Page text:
The one thing I've noticed is that my wild swimming escapades seem to generate more discussion than my fabulous glass goodies so I thought I'd embrace the topic and give you a bit more info - for those who are interested 'natch.
2020 has obviously been a strange year and as I was on furlough, then part time furlough I could do the early morning lake swims that were denied to me last year due to school runs and work having to be done. Lockdown obviously stopped everything but towards the tail end of May open air swimming could start up again and the whole world and his wife embraced wild swimming. Fortunately for me Lenches Lakes is just down the road and not many people wanted to throw themselves into their icy depths at 7 in the morning, not that May was icy at 23 degrees! Last year I wore a wetsuit, this year I lasted one lap in it then had to clamber out of the lake, then the wetsuit as it was far too hot, then back in the lake to continue my swim and I've never bothered with it since (on this note if anyone needs a shortie wetsuit for a traditionally built lady I have two going begging......). I could wax lyrical about the joys of lake swimming but I suspect you've already read the Telegraph and Guardian articles that were all over the place this summer extolling the virtues of being in non chlorinated water! What I enjoy about it is being able to watch the buzzard sat on his tree top at the end of the lake thinking about when to launch himself into the air, or looking out for the moorhen who I know is sat on her nest in the left hand bank of reeds, watching and waiting to see if it's safe to take her brood out for their first swim. The real thrill (and this is something that makes most people shudder), is having one of the trout jump out in front of you as if to say 'call that swimming, watch this is how it's done!'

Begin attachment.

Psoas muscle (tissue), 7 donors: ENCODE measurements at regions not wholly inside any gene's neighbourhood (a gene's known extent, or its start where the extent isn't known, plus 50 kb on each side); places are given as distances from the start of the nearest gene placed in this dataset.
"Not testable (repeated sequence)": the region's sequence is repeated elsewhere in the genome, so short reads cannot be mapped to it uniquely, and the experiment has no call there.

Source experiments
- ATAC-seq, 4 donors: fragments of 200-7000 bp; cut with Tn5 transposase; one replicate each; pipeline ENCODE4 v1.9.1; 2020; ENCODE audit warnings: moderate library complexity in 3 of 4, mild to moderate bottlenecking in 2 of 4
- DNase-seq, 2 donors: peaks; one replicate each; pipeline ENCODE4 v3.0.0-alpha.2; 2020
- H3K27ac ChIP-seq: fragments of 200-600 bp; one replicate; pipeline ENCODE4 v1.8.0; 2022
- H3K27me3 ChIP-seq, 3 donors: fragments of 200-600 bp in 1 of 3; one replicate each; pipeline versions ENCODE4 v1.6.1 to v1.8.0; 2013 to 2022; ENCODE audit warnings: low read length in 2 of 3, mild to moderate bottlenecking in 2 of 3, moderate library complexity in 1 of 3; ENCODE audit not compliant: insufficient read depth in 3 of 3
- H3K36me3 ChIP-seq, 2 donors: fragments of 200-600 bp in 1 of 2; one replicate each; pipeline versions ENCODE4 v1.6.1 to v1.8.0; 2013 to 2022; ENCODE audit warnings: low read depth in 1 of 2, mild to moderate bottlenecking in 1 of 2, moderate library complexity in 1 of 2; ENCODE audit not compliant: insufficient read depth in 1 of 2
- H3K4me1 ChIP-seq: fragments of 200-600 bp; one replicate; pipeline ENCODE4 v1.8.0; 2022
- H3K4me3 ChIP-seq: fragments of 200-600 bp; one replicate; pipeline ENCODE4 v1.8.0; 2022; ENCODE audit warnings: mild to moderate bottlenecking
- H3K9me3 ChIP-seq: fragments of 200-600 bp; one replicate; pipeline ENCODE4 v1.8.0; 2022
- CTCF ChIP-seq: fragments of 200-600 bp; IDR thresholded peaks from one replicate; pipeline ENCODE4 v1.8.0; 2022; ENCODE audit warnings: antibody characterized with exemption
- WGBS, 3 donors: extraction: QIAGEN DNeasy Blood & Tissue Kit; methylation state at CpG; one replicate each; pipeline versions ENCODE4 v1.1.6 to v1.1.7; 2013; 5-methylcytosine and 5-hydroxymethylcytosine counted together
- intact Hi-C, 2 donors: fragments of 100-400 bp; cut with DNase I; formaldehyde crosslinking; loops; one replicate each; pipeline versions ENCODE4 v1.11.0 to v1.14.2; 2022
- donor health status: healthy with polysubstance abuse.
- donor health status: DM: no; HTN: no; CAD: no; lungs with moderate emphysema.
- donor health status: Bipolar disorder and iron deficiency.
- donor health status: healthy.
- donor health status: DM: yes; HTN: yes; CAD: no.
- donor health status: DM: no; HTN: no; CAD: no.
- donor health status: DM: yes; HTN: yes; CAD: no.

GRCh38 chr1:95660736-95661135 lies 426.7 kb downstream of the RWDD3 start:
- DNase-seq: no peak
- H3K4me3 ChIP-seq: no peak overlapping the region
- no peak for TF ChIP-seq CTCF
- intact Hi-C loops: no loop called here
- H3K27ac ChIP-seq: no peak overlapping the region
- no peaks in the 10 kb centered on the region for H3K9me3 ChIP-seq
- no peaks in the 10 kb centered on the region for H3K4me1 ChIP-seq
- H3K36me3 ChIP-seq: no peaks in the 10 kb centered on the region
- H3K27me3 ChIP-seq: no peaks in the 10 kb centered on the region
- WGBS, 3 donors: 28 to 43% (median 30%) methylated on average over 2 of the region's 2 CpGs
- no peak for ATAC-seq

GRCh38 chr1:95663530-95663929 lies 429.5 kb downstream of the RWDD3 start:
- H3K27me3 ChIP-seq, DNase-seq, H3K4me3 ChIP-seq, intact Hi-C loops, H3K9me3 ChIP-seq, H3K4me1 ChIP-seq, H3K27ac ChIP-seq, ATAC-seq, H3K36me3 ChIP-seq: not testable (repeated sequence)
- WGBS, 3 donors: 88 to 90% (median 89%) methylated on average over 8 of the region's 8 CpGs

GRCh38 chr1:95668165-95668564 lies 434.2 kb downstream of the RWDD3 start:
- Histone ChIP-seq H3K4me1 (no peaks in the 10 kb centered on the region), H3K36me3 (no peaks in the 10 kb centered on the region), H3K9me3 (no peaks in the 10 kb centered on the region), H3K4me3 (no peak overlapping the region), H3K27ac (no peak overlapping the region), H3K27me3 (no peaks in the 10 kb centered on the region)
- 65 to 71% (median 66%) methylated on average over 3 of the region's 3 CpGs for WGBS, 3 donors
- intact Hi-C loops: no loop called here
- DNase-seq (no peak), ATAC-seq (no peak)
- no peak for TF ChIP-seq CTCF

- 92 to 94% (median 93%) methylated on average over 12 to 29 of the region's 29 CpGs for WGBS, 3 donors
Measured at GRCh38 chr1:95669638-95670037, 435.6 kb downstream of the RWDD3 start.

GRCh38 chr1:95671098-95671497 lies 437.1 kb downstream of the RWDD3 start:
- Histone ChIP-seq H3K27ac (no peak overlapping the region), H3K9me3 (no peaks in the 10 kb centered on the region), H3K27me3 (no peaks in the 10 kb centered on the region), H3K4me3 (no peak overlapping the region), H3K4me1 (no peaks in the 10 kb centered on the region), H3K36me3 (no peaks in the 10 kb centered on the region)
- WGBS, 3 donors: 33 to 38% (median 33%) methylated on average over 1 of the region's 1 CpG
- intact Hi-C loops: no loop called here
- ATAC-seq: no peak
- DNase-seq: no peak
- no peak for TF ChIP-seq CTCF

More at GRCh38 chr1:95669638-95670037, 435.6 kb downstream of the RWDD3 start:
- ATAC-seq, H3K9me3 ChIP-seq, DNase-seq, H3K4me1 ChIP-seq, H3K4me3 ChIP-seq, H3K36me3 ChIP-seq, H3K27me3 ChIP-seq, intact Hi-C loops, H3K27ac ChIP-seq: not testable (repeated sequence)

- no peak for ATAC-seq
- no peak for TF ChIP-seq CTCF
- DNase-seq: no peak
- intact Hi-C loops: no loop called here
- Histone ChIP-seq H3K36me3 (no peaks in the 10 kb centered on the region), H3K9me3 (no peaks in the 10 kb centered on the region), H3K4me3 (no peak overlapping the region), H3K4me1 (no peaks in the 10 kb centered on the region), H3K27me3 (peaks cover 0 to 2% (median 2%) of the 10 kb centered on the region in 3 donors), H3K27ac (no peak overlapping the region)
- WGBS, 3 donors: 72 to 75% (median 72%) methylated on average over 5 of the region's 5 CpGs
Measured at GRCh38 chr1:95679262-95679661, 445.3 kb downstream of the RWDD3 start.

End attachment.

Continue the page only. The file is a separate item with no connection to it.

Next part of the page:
As summer rolls into autumn then winter, the temperature drops and you must attend a winter safety session to continue your swimming season - this can literally be a life saver as you are told what to look for as you go into cold water but more importantly how to warm up safely and deal with afterdrop. Afterdrop occurs as you are still cooling down for up to 20 minutes after you get out of the water and it's this that can cause more problems than being in the water if you're not careful. However the team at Lenches Lakes are fabulous, they are monitoring you constantly whilst you are in the water (there are two lifesavers on the lake in canoes and two spotters on land the whole time swimmers are in the lake), watching your swim style, speaking to you to make sure you are still coherent (some people might say I'm never that out of the water, but I just ignore them...) and generally checking all is OK.
I do have a goal, I want to swim on Boxing Day and New Years Day, it might not be far as this is my first season but so long as I can get in the water and get that invigorating first lap in, I know that the rest of the day will be fabulous and my inner penguin will be singing his little heart out.